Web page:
Author: Bruce C. Gilbert,Damien M. Murphy,Victor Chechik
Publisher: Royal Society of Chemistry
Electron Paramagnetic Resonance (EPR) highlights major developments in this area, with results being set into the context of earlier work and presented as a set of critical yet coherent overviews. The topics covered describe contrasting types of application, ranging from biological areas such as EPR studies of free-radical reactions in biology and medically-related systems, to experimental developments and applications involving EPR imaging, the use of very high fields, and time-resolved methods. Critical and up-to-the-minute reviews of advances involving the design of spin-traps, advances in spin-labelling, paramagnetic centres on solid surfaces, exchange-coupled oligomers, metalloproteins and radicals in flavoenzymes are also included. As EPR continues to find new applications in virtually all areas of modern science, including physics, chemistry, biology and materials science, this series caters not only for experts in the field, but also those wishing to gain a general overview of EPR applications in a given area.
This concise text describes the basic principles of crystal structure determination by X-ray diffraction and the application of these principles in practice. The technique is presented step-by-step and illustrated with a wide range of case studies, including the use of the most up-to-date equipment. Crystal Structure Determination explains how X-ray crystallography fits in with modern chemistry, why it is important, and what it can do, with the aim of enabling the reader to understand and assess structural results in books and research journals. There is additional coverage of related topics such as neutron diffraction and the application of computer databases. Mathematical treatment is kept at a relatively low level and is complemented by extensive illustrations and worked examples. This clear introduction to the topic will be an essential text for chemistry undergraduates. Other related science undergraduates (biochemists, environmental scientists, etc.) and postgraduate chemists will also find this book useful.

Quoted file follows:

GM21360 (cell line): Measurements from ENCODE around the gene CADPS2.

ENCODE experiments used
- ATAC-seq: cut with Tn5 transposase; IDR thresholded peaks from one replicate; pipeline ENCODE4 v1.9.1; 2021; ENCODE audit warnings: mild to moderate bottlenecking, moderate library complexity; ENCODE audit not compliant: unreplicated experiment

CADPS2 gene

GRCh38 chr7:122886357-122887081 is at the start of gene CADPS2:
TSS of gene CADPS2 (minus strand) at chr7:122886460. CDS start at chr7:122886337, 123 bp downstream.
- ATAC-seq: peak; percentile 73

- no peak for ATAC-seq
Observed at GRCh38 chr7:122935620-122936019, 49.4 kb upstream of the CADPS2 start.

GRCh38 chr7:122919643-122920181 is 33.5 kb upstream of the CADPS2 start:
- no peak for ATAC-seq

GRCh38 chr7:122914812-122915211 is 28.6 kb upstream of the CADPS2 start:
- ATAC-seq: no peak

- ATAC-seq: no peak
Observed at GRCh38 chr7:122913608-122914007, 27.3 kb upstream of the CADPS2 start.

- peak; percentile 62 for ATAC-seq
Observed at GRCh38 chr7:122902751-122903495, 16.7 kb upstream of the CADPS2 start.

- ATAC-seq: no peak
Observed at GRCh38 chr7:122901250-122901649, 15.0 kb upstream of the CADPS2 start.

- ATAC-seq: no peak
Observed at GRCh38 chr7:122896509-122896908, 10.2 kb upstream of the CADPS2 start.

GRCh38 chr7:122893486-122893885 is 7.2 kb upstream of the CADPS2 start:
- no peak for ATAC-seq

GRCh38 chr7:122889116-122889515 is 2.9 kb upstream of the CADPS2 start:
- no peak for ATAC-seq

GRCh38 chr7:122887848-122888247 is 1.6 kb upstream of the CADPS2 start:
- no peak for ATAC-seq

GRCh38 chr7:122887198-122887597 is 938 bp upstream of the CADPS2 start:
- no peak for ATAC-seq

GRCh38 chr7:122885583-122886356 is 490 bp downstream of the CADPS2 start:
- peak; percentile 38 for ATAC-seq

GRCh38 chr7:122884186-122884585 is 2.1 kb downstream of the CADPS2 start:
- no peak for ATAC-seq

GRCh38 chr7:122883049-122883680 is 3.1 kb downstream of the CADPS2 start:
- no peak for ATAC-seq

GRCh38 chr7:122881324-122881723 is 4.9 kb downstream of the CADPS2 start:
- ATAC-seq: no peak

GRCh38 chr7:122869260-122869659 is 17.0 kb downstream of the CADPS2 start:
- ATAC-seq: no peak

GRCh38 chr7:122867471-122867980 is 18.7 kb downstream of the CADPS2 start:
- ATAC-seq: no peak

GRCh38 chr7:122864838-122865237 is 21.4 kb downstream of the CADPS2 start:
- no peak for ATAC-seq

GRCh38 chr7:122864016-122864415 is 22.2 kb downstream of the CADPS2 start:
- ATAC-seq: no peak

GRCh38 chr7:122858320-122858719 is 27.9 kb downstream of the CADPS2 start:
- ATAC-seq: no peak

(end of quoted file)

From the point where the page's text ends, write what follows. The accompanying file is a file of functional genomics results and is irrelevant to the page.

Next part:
Author: William Graham Richards,Peter Richard Scott
Publisher: Oxford University Press on Demand
An understanding of the energy levels of atoms and molecules is an essential foundation for the study of physical chemistry. This short text provides students at the start of their university chemistry courses with a clear and accessible introduction to electronic structure and quantized mechanics and spectroscopy in second and third year courses. All students on first courses in spectroscopy will find this readable, lively account to be invaluable aid to their study.
The manipulatin of functional groups by oxidative or reductive porcesses is central to organic chemistry. This book provides a clear and comprehensive summary of oxidative and reductive processes, emphasizing general principles and common factors, and showing the applicatins of these reactions in organic synthesis.
The transition metals titanium, vanadium, chromium, manganese, iron, cobalt, nickel and copper are essential for many life-processes, are at the heart of important industrial processes, and are used in everyday life. Their properties are dependent on the electronic structure of the metals. The connection between this and the chemical behaviour of these metals is described in this book.
The general principles of polar rearrangements are brought together in this undergraduate chemistry text, which deals with all the major rearrangements involving electron-deficient atoms or charged intermediates. Reactions involving migration to electron-deficient carbon, nitrogen, oxygen and sulphur, and sigmatropic rearrangements involving polar species, are thus treated in a coherent and consistent manner. Clear discussions of the reaction mechanisms are followed by examples of synthetic applications providing a concise yet comprehensive account of the nature and importance of these processes.